Stones in the Kidney
Kidney stones are an unfavourable side effect of the keto diet; however, you may decide it is worth the risk given that they affect approximately 8% of people and increase with age (9). If kidney stones are not removed, they might cause irreversible kidney damage (10).
Constipation is the inverse of diarrhoea, which is also a possible side effect of the keto diet. The ketogenic diet is very high in fat. When we ingest fat, our liver produces bile to help the fat break down. A regular diet has little effect on bile; nevertheless, eating too many lipids leads in an excess of bile. Because bile is a laxative, this may cause diarrhoea (11).
Food is not entirely broken down when you have diarrhoea because it moves too fast through the intestines. In addition to being unpleasant, it may be humiliating. The nutrients taken are not absorbed into the body if food passes too fast through the digestive tract. This should not be a problem in the short term, but it can lead to dehydration and other health issues in the long run (12).
Another unfavourable side effect of the keto diet is halitosis. As such, there is little risk, but be warned: you may lose friends! The good news is that this period is just temporary as your body learns to burn fat rather than carbs. The best way to combat it is to drink plenty of water and practise good oral care (13).
Many people follow keto diets in order to lose weight. Obesity, on the other hand, is one of the negative outcomes of this type of diet. Obesity is detrimental since it is linked to a number of chronic health issues, such as heart disease and cancer. The reason for this is that when we ingest a lot of saturated fats, our livers become overworked and start turning any extra calories to fat instead of using alternative energy sources. Because fat contains more calories per gramme than carbohydrates, it is vital, as with any diet, not to overeat (14).
Insulin resistance is the outcome of a high-fat diet. This happens when cells become blind to the presence of insulin in the bloodstream. When we eat, insulin is released into the bloodstream, allowing cells to absorb the glucose needed for energy. Excess fat obstructs this process, resulting in insulin resistance and, eventually, diabetes (15). Diabetes has long-term consequences such as vision problems that can lead to blindness and nerve damage that can lead to limb amputation (16).
Inadequate Mental Health
Finally, a high-fat diet increases the risk of stress, anxiety, and depression. Fat is inflammatory, and its long-term impact on the brain causes a variety of debilitating mental health issues. Not to mention that the diet is highly limited, which can lead to depression simply by eating the same foods over and over (17).
It is crucial to seek medical advice before beginning the keto diet, especially if you have any health concerns. At the very least, try eating this way for a short while. There are other strategies for losing weight that is, perhaps, far less harmful.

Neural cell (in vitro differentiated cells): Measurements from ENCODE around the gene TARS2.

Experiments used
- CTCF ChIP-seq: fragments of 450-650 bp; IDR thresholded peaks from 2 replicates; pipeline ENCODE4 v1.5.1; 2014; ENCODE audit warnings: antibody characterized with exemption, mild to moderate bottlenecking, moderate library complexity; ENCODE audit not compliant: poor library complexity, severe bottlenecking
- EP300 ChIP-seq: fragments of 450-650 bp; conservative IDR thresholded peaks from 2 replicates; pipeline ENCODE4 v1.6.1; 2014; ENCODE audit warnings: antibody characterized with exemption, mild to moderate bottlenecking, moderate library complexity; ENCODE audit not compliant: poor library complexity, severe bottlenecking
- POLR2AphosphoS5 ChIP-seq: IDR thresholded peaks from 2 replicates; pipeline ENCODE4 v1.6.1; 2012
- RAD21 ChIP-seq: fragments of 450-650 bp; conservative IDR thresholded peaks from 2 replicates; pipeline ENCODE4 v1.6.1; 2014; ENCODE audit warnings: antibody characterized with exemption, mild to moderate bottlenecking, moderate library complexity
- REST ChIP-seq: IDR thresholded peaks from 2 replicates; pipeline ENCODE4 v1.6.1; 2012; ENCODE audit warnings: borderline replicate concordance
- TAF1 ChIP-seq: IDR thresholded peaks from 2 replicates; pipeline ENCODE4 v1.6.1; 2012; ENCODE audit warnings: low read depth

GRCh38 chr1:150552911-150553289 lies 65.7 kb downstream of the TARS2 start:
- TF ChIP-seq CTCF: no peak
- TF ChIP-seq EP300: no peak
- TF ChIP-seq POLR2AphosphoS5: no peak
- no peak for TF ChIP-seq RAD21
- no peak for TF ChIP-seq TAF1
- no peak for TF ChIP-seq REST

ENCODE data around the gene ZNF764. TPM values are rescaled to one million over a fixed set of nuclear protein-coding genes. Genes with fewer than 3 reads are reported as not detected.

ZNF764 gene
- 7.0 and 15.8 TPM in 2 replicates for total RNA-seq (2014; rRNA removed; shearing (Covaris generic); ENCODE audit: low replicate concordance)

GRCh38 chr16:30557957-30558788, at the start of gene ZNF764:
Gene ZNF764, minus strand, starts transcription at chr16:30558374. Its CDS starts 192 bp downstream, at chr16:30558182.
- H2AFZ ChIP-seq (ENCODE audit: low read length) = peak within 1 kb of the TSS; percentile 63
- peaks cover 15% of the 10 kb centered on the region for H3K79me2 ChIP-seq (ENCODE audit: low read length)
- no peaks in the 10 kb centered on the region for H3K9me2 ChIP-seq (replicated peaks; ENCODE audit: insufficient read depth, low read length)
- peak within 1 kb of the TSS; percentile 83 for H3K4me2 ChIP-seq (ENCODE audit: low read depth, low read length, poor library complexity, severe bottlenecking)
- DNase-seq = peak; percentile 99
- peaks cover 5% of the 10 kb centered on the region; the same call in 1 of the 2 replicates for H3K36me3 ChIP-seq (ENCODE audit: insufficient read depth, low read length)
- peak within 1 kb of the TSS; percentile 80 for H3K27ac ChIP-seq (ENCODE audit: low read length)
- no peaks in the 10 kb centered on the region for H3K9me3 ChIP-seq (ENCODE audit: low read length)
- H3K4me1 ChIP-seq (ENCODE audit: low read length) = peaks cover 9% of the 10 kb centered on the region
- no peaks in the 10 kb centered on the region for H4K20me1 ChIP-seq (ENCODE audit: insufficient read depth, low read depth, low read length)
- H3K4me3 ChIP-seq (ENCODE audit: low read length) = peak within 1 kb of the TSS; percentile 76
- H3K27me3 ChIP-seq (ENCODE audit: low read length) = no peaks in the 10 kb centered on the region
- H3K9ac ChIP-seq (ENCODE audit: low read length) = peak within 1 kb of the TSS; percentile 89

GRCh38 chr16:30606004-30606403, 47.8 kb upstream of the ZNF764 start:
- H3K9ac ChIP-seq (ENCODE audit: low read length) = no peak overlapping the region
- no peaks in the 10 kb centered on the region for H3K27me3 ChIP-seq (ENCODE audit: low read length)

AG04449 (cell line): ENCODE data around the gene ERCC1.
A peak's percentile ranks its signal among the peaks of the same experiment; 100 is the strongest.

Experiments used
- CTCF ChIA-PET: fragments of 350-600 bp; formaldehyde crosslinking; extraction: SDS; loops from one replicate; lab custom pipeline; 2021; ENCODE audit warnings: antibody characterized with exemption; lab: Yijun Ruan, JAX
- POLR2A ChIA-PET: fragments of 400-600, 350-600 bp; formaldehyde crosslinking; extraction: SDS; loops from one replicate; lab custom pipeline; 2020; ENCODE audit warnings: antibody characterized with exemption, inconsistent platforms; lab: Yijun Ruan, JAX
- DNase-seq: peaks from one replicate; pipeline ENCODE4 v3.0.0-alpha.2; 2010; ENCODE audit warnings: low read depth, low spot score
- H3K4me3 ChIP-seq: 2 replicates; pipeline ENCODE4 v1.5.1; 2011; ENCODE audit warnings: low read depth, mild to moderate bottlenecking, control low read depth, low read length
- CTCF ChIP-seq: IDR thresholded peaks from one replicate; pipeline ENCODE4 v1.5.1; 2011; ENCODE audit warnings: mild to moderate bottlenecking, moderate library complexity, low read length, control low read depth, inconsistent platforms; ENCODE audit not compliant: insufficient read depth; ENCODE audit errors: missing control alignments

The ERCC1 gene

- Fruit and Vegetable Intake and Risk of Major Chronic Disease https://academic.oup.com/jnci/article/96/21/1577/2521033?login=true
- Constipation on Ketogenic Diet: Causes and Remedies https://www.ketovale.com/constipation-on-keto/
- Fats, Cholesterol, And Chronic Diseases https://www.ncbi.nlm.nih.gov/books/NBK235018/
- Antibiotic exposure and risk of weight gain and obesity: protocol for a systematic review https://www.ncbi.nlm.nih.gov/pmc/articles/PMC5571496/
- Healthy Eating: The Dangers of Processed Meat https://www.onhealth.com/content/1/processed_meat_dangers_healthy_eating
- Consumer Reports of “Keto Flu” Associated with the Ketogenic Diet https://www.frontiersin.org/articles/10.3389/fnut.2020.00020/full?
- The impact of keto-adaptation on exercise performance and the role of metabolic-regulating cytokines https://academic.oup.com/ajcn/article/110/3/562/5539226
- Clinical Aspects of the Ketogenic Diet https://onlinelibrary.wiley.com/doi/full/10.1111/j.1528-1167.2007.00914.x
- Incidence and Characteristics of Kidney Stones in Patients on Ketogenic Diet: A Systematic Review and Meta-Analysis https://pubmed.ncbi.nlm.nih.gov/34070285/
- Kidney stones https://www.nhs.uk/conditions/kidney-stones/
- Researchers find new treatment for constipation https://www.sciencedaily.com/releases/2011/05/110510101500.htm
- Effect of high fat-diet and obesity on gastrointestinal motility https://www.ncbi.nlm.nih.gov/pmc/articles/PMC3890396/
- 5 easy tricks to stop keto bad breath https://dentalhealth.oxyfresh.com/dental-health/5-easy-tricks-to-stop-keto-diet-bad-breath/
- Reasons for not losing weight on a keto diet https://www.medicalnewstoday.com/articles/326484
- Deleterious effects of lard-enriched diet on tissues fatty acids composition and hypothalamic insulin actions https://pubmed.ncbi.nlm.nih.gov/26525379/
- Complications of diabetes https://www.diabetes.org.uk/guide-to-diabetes/complications
- Diet-Derived Fatty Acids, Brain Inflammation, and Mental Health https://www.ncbi.nlm.nih.gov/pmc/articles/PMC6448040/